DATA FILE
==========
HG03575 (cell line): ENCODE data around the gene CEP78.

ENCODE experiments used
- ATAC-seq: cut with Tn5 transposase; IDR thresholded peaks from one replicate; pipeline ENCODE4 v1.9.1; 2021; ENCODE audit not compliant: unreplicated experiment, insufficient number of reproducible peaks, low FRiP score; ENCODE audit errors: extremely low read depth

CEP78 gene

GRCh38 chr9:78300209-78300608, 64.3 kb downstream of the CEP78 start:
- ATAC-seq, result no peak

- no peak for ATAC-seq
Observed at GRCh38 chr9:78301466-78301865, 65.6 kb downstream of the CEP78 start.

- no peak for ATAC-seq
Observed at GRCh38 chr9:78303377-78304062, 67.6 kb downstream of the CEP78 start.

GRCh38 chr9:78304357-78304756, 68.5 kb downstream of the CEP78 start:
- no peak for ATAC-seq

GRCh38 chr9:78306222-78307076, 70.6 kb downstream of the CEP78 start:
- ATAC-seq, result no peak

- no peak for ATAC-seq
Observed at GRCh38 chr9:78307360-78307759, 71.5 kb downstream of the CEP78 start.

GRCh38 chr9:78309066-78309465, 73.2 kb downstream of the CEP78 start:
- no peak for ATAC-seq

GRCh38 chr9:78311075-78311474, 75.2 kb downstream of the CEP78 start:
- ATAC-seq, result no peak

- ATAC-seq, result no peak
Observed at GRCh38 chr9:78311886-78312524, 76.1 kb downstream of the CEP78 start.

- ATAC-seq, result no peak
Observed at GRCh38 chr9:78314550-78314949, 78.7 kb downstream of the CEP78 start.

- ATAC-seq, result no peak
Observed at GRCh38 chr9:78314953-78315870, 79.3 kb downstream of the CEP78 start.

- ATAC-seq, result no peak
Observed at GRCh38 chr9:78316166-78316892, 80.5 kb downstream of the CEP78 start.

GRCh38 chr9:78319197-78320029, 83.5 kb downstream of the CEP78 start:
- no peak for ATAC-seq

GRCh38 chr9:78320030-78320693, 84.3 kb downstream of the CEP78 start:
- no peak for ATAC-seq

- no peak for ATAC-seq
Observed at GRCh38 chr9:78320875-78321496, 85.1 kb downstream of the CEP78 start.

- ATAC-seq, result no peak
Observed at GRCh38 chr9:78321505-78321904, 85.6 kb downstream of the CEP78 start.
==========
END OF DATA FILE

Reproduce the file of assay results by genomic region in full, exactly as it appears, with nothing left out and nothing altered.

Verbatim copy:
HG03575 (cell line): ENCODE data around the gene CEP78.

ENCODE experiments used
- ATAC-seq: cut with Tn5 transposase; IDR thresholded peaks from one replicate; pipeline ENCODE4 v1.9.1; 2021; ENCODE audit not compliant: unreplicated experiment, insufficient number of reproducible peaks, low FRiP score; ENCODE audit errors: extremely low read depth

CEP78 gene

GRCh38 chr9:78300209-78300608, 64.3 kb downstream of the CEP78 start:
- ATAC-seq, result no peak

- no peak for ATAC-seq
Observed at GRCh38 chr9:78301466-78301865, 65.6 kb downstream of the CEP78 start.

- no peak for ATAC-seq
Observed at GRCh38 chr9:78303377-78304062, 67.6 kb downstream of the CEP78 start.

GRCh38 chr9:78304357-78304756, 68.5 kb downstream of the CEP78 start:
- no peak for ATAC-seq

GRCh38 chr9:78306222-78307076, 70.6 kb downstream of the CEP78 start:
- ATAC-seq, result no peak

- no peak for ATAC-seq
Observed at GRCh38 chr9:78307360-78307759, 71.5 kb downstream of the CEP78 start.

GRCh38 chr9:78309066-78309465, 73.2 kb downstream of the CEP78 start:
- no peak for ATAC-seq

GRCh38 chr9:78311075-78311474, 75.2 kb downstream of the CEP78 start:
- ATAC-seq, result no peak

- ATAC-seq, result no peak
Observed at GRCh38 chr9:78311886-78312524, 76.1 kb downstream of the CEP78 start.

- ATAC-seq, result no peak
Observed at GRCh38 chr9:78314550-78314949, 78.7 kb downstream of the CEP78 start.

- ATAC-seq, result no peak
Observed at GRCh38 chr9:78314953-78315870, 79.3 kb downstream of the CEP78 start.

- ATAC-seq, result no peak
Observed at GRCh38 chr9:78316166-78316892, 80.5 kb downstream of the CEP78 start.

GRCh38 chr9:78319197-78320029, 83.5 kb downstream of the CEP78 start:
- no peak for ATAC-seq

GRCh38 chr9:78320030-78320693, 84.3 kb downstream of the CEP78 start:
- no peak for ATAC-seq

- no peak for ATAC-seq
Observed at GRCh38 chr9:78320875-78321496, 85.1 kb downstream of the CEP78 start.

- ATAC-seq, result no peak
Observed at GRCh38 chr9:78321505-78321904, 85.6 kb downstream of the CEP78 start.